A grim future awaits the world's most iconic cities with added air pollution
The problem of air pollution has been getting steadily worse over the past few decades, and it accounts for 4.2 million deaths every year, according to the World Health Organization.
With Earth Day taking place this week on Friday, April 22, air quality experts House Fresh set out to highlight the problem of air pollution. A team of designers from House Fresh applied visual effects to images of some of the world's most iconic cities, showing how bad things could get if more isn't done to change the course.
It's worth noting that the images aren't so far removed from reality. The designers were all tasked with emulating the conditions in Ghaziabad, India, which is frequently ranked as the "most polluted city worldwide."
The impressive images can be compared to the real thing with the help of a slider. Let's hope things never get this bad on such a global scale. Take a look below.
The Rockefeller Center in Midtown Manhattan, New York is one of the city's most iconic regions. Though the skies in the regular image above look relatively harmless compared to the smoggy alternative, the Department of Environmental Protection states that six percent of deaths in NYC annually are connected to air pollution.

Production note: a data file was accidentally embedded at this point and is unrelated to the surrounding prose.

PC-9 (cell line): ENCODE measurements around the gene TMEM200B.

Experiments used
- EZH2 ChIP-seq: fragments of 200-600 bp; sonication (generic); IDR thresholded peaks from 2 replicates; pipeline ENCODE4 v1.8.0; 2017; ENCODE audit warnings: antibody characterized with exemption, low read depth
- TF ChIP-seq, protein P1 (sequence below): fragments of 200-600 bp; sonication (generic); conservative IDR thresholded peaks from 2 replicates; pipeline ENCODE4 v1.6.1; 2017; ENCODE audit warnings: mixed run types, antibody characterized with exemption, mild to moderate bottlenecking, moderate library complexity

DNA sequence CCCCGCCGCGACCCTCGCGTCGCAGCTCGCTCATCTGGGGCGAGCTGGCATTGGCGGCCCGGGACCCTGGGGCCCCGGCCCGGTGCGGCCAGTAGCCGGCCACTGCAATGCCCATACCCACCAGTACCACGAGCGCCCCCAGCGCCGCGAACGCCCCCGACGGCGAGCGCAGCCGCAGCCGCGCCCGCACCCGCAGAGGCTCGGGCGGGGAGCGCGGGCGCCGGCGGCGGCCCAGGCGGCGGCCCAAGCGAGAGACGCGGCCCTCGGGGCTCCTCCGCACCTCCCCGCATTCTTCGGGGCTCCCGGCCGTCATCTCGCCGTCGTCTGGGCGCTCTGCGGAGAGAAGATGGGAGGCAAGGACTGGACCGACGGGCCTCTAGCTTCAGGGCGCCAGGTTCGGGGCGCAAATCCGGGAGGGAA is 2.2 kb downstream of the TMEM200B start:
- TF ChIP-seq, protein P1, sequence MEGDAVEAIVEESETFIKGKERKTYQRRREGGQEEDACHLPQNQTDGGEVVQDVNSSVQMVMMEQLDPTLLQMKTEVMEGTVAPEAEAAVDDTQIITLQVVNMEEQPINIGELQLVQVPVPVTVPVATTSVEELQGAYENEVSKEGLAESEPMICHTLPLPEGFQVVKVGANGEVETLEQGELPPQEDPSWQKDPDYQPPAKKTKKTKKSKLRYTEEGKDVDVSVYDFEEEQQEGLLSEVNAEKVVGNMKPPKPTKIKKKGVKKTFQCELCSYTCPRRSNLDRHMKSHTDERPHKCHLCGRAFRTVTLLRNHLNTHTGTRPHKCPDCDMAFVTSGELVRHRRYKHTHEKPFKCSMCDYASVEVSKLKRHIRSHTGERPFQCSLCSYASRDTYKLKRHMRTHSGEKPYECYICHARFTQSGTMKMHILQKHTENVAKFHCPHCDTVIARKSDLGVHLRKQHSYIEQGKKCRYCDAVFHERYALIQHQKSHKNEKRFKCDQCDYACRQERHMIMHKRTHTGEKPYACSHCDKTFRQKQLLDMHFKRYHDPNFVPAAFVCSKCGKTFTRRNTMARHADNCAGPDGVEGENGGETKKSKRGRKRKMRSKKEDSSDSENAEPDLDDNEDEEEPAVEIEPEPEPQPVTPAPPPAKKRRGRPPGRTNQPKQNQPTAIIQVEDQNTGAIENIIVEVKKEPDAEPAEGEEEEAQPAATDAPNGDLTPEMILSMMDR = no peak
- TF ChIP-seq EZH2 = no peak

Once again, the image above makes London's clear skies look innocuous by comparison. Still, last year, London's mayor Sadiq Kahn outlined a 10-point plan aimed at reducing air pollution. He stated that "there is a significant peak in concentrations during the morning school run."
Rio de Janeiro
Rio de Janeiro's Christ the Redeemer statue is one of its most iconic landmarks, and the image above imagines how the skyline would look if the Praia de Ipanema below were barely visible due to smog. After securing the 2016 Olympics, Rio failed to reduce air pollution to "within the limits recommended by the World Health Organization," one of the promises it made as part of its bid.
In 2019, a court ruled that the French state had failed to take the necessary action required to lower air pollution levels in Paris. The landmark court ruling came after a mother and daughter claimed their health had deteriorated while living next to a busy ring road in the French capital.
Today, Tokyo's air pollution levels remain two points above the WHO's recommended guideline figure. This, despite regulations aimed at reducing industrial and vehicular pollution since World War II.
Clearly, more has to be done. As one recent study points out, half of the world's population is exposed to increasing air pollution. The pandemic may have slightly lowered air pollution levels in 2020, but we are facing an upward trajectory that will have to be stopped if we are to progress as a civilization and avert crisis.